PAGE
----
Sahabat Alam Malaysia (SAM) calls for the urgent establishment of a single, federal regulatory authority to seriously protect all rivers, as they are the nation’s lifelines in the supply of water. Ninety-five per cent (95%) of our water needs come from our rivers.
We reiterate this call which has been made in the past, in view of the major water disruption in the Klang Valley these past few days, caused by pollution from factory sources.
As the Klang Valley water disruption incident has shown, about 1.2 million consumers were adversely affected, and damage was also caused to the economy of many businesses, who were unable to operate without water.
The call for a single federal agency to protect our rivers has also been made several times before by Charles Santiago, the former chairman of the National Water Services Commission (SPAN), and SAM is in total agreement with him.
As is well know, currently there are too many agencies and authorities involved in the protection of rivers, and there is a lack of coordination between them, giving rise to the story of ‘everybody, somebody, anybody and nobody’ in performing the functions needed.
We agree that a single, federal authority is needed, whose sole duty should be to look after the country’s rivers, including in ensuring that the water catchments which are in the states, are properly protected and the water resources are properly managed.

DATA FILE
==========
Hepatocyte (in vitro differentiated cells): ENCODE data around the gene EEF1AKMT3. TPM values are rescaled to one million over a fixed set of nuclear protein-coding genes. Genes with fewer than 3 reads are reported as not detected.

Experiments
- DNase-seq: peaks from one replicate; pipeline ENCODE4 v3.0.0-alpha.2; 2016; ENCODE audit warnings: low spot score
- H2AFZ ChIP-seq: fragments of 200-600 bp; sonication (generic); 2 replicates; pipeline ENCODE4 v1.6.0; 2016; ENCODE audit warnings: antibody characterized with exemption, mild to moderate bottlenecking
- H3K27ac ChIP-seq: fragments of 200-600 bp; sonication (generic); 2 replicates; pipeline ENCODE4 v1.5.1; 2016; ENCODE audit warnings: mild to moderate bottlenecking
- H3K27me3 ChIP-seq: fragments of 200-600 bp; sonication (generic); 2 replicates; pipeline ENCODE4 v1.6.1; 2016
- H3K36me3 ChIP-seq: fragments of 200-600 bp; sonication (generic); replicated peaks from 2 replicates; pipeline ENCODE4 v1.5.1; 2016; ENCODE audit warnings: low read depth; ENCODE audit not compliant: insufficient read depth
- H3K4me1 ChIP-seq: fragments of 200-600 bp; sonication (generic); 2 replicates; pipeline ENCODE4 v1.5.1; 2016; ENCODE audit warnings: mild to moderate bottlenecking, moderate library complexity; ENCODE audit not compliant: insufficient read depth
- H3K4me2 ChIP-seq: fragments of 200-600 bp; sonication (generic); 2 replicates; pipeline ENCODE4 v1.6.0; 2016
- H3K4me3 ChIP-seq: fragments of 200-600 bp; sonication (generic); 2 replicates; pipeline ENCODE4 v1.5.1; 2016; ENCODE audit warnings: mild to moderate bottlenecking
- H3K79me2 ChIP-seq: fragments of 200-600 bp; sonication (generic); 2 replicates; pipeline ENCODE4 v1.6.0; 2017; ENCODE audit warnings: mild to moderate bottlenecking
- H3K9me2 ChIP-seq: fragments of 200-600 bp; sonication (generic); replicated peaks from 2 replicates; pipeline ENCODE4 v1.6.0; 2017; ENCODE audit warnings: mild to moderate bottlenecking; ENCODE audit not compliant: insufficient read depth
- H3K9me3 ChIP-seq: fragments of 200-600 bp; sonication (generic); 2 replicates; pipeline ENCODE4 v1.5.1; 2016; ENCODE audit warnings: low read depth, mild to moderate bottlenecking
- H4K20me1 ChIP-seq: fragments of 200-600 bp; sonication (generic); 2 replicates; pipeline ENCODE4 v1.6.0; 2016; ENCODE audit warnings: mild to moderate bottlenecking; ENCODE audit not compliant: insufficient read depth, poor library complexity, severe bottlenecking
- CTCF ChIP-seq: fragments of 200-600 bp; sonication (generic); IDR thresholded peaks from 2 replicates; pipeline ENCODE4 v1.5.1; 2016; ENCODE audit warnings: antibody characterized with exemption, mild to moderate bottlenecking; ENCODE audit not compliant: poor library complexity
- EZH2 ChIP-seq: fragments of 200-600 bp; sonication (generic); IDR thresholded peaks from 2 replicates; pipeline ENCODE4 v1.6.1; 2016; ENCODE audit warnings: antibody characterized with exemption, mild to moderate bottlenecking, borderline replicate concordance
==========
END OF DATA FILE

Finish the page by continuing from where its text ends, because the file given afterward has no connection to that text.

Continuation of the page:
Piecemeal approaches, poor planning and lack of strong enforcement measures will not work anymore, as exemplified by the Klang Valley disaster and the Sungai Kim Kim tragedy in Johor, not to mention other river water pollution over the years.
The problem of climate change is going to cause further stress on our water resources, with more droughts and lack of rain.
This is compounded by the exploitation of our rivers for sand-mining and pollution, with the dumping of industrial and household wastes into them, as we continue to treat them as sewers, rather than as our water lifelines.
A further threat is the siting of hazardous and toxic waste facilities upstream of water intake points and along the rivers, with many businesses saving costs by simply dumping their waste into rivers.
With a lack of proper continuous monitoring and enforcement, our rivers and water sources are in constant threat of high levels of water contamination, rendering poor quality water unfit for human consumption.
Unsuspecting and innocent water users are at risk from ill-health and ailments stemming from consuming rubbish, sewage, plastics, chemicals and heavy metals.
We agree with Santiago that rivers should be treated as a national security area with buffers of around 200 metres on both sides where possible. They must be monitored with updated technology, CCTVs and sensors that prevent encroachments into these zones.
Unless we have a federal regulatory body which is independent and answerable to Parliament, the Klang Valley water disruption disaster would be repeated, not just in Selangor but in other states as well.
It is time to stop politicking between the federal government and the states, as well as the turf wars among the many agencies involved, and take action before another disaster happens.
In the meanwhile, the efforts must be expedited to enact the changes to the current Environment Quality Act 1974 so that it has more force and bite to deter polluters from treating the rivers as dumping grounds for their wastes.
We must learn from the grave lessons and not take our water resources for granted, as water is a basic need for all life.